Bush turns a great idea into a tax monster

January 12, 2003|By JAY HANCOCK

STEVE FORBES must be choking on his Chivas.

Forbes is a publishing tycoon who ran for president on a platform of streamlining the tax code. Last week, he watched a fellow Republican prepare to toss a dozen new layers on the income-tax lasagna.

President Bush's fiscal stimulus package would promote job growth, all right - for lawyers.

As proposed, the measure would make life more complicated for investors, corporations and government. It takes the fresh, appealing idea of ending tax discrimination against stock dividends and turns it into a monster of ifs, ands, buts, therefores and notwithstandings.

Mr. President, you say you want to restore investor confidence in stocks and ensure corporate accounting is "fair and open and transparent and everybody understands the facts."

How will that be helped when, under your plan, dividends from the same company might be tax-free in some years, partially taxable in others and fully taxable in others?

Will investors be happy to learn that dividends from several companies in a portfolio might be taxed at several rates?

Does it fuel investor confidence when the White House proposes to effectively remove many of the tax incentives to own stock in personal retirement accounts? If dividends are tax-free anyway, why own dividend-paying stock in your tax-sheltered 401(k)?

Will it promote transparency if people have to keep track of their share of what are called "deemed dividends" in a company's retained earnings in order to get a tax break when they sell the stock later?

Mr. President, you're a Republican. You're for government simplicity.

Ending the double taxation of dividends is great in principle. It was a good idea when President Jimmy Carter thought about it in the 1970s, a good idea when President George H.W. Bush considered it in the late 1980s, and it's a good idea now.

Unfortunately, the White House has ignored the most elegant, simple way of solving the double-tax problem and, for reasons that seem purely political, stood the idea on its head and made it much more difficult to implement. President Bush has offered shareholders a fragrant, delicate rose and hired a hazmat truck to deliver it.

Dividends are part of profits that corporations pay in cash to shareholders. For publicly traded companies, dividends get taxed once - at top combined state and federal rates well north of 40 percent - when they're booked as corporate profits. Then they're taxed on the individual level, at similar rates, when they're paid out as dividends.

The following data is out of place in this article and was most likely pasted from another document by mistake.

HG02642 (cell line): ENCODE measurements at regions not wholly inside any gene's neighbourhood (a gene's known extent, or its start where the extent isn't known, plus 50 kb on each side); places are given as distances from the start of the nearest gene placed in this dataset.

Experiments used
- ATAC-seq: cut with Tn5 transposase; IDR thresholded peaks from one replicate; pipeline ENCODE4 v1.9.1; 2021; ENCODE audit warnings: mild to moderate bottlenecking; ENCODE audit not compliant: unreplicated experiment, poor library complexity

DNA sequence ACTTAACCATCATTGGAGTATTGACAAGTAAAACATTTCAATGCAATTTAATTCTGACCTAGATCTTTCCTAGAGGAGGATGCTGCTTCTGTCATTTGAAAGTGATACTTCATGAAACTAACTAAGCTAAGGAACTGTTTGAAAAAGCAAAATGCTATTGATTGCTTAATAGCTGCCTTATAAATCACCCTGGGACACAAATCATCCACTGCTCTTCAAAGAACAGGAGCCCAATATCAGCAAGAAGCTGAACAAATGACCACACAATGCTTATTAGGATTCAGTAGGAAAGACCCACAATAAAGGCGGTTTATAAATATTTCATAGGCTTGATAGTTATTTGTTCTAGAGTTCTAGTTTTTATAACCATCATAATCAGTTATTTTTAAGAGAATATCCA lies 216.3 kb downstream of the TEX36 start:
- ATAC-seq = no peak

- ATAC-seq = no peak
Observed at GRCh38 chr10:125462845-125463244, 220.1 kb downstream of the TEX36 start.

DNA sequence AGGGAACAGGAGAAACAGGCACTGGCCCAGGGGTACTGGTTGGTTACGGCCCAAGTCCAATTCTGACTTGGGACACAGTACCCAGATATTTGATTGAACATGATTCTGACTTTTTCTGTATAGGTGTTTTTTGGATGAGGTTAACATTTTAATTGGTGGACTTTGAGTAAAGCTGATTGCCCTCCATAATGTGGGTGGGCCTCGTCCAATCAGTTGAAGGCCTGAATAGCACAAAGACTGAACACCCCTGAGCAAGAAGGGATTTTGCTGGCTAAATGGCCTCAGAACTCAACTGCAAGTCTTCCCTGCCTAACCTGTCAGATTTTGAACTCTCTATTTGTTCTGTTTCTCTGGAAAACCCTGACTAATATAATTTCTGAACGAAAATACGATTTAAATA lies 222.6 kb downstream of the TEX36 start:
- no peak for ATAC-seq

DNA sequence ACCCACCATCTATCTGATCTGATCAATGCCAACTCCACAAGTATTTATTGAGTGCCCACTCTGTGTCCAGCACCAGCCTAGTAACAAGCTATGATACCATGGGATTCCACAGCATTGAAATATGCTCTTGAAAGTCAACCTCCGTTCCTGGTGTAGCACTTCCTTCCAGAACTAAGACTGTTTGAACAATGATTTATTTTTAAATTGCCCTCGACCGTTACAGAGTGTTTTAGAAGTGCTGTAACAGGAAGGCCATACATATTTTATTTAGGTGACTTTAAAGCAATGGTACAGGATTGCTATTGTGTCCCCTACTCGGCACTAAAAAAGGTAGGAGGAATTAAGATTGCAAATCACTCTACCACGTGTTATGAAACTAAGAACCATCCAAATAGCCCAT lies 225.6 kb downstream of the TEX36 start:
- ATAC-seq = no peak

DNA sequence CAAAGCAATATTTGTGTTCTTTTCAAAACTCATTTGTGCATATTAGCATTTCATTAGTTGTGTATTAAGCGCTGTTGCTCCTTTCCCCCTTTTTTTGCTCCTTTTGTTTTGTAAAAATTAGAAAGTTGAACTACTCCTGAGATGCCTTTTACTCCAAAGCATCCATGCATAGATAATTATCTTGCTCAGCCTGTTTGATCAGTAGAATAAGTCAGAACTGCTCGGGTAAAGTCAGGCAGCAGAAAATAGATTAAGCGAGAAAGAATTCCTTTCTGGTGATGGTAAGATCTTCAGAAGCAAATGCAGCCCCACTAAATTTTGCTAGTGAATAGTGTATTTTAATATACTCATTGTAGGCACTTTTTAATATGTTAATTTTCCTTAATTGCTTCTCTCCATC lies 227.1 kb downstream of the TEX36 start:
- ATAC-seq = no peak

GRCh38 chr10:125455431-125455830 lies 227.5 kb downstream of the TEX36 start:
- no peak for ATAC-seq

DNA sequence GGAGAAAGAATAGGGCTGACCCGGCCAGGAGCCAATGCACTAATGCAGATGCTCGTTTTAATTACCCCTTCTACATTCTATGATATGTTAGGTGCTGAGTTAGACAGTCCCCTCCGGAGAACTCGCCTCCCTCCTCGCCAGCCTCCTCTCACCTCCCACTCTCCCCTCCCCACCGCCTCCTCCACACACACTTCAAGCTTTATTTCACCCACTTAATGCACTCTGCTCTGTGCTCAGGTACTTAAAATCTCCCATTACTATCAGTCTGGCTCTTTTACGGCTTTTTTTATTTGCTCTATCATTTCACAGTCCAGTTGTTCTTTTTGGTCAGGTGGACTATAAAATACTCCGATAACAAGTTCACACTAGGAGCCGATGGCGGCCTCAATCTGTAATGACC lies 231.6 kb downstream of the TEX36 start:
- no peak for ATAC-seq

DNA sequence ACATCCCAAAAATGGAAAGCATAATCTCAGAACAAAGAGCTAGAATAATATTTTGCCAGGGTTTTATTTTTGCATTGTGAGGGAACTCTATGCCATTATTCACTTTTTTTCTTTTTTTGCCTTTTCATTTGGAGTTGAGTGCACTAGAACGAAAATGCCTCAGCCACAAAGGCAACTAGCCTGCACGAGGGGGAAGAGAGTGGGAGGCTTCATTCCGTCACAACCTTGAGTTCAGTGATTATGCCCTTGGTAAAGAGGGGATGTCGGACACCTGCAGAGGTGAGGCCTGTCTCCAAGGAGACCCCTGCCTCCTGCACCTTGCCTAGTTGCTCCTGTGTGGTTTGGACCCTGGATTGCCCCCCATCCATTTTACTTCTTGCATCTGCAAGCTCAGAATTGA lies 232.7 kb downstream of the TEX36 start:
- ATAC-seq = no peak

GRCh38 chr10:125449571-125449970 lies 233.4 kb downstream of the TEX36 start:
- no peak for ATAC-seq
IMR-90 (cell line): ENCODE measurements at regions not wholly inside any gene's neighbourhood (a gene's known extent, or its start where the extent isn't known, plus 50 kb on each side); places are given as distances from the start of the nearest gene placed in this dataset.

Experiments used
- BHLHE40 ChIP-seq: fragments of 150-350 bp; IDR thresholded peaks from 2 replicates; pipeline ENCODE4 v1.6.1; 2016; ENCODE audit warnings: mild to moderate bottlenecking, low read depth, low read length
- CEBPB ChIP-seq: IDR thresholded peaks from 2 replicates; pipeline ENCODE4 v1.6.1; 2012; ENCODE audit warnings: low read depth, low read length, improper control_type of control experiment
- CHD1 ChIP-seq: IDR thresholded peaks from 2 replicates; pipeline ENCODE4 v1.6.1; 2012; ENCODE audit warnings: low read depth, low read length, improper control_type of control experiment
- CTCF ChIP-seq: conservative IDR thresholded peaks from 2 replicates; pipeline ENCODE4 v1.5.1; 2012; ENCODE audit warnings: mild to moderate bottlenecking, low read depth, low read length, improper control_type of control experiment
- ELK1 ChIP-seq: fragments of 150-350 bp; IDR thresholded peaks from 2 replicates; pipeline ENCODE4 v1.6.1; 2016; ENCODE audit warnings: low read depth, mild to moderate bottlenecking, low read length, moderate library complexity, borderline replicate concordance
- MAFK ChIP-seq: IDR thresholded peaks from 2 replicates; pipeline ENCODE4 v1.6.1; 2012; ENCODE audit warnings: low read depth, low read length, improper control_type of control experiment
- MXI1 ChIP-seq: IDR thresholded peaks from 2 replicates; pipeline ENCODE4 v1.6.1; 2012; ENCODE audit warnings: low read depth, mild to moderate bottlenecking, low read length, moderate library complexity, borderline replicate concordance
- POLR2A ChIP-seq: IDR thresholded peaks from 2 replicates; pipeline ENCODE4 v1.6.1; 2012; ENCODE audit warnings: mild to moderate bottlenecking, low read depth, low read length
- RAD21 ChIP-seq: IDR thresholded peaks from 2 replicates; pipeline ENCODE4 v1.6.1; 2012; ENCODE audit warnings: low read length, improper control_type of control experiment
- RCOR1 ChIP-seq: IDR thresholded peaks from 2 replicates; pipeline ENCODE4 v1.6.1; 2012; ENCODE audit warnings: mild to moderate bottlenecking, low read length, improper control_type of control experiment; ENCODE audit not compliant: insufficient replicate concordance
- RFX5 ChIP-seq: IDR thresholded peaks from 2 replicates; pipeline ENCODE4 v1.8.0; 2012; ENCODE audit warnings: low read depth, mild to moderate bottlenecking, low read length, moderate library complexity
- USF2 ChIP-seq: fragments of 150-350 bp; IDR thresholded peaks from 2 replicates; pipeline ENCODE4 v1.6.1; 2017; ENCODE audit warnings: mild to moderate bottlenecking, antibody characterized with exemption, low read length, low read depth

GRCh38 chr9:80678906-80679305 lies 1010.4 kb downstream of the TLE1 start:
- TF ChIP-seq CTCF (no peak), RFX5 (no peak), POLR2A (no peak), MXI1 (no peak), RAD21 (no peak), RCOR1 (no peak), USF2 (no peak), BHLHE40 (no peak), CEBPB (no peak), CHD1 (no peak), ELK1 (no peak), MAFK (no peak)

This double hit promotes much nonsense. It compels corporations to avoid dividends and build cash war-chests, which leads to stupid mergers and stock buybacks. It warps executive incentives by rewarding profits reaped through stock price appreciation more handsomely than those from dividends.

It gives companies an incentive to load up on debt, increasing chances of financial distress, because interest paid on debt carries corporate tax advantages that dividends paid on stock do not.

Of course, the sensible way to fix all this is to treat dividends and interest the same, which is to say, as deductible from income for corporations but taxable for individuals.

But the administration's spinners want to appear to reward "average investors" and avoid any whiff of corporate welfare. So they cobbled up last week's mess and ignored the fact that on the whole shareholders benefit just as much from equivalent corporate tax cuts as from tax-free dividends.

Ending dividend taxes for individuals is loaded with fiscal and financial dangers, and guarding against them has turned Bush's proposal into a bloated mass of codicils and caveats.

What if Bill Gates decides to cash out $10 billion in accumulated Microsoft profits in one fat, tax-free dividend? Well, the administration says you can only pay tax-exempt dividends from profits earned after 2002.

What if companies avoid corporate income taxes - if they lose money, perhaps - but want to pay a dividend anyway? That dividend would be taxable. Dividends from companies that don't hit a certain tax hurdle or come partially from profits earned before 2002 would be partially taxable.

What if the new law lures firms to pay out all profits in dividends and forgo crucial capital investment? To avoid this, Bush's measure would let investors accumulate "deemed dividend" credits for reinvested corporate profits, which would be cashed in as tax breaks when the stock was sold. This is really a capital-gains tax-cut in disguise.

Investors are supposed to greet Bush's plan with "Hurrah!" But they may just say, "Huh?"

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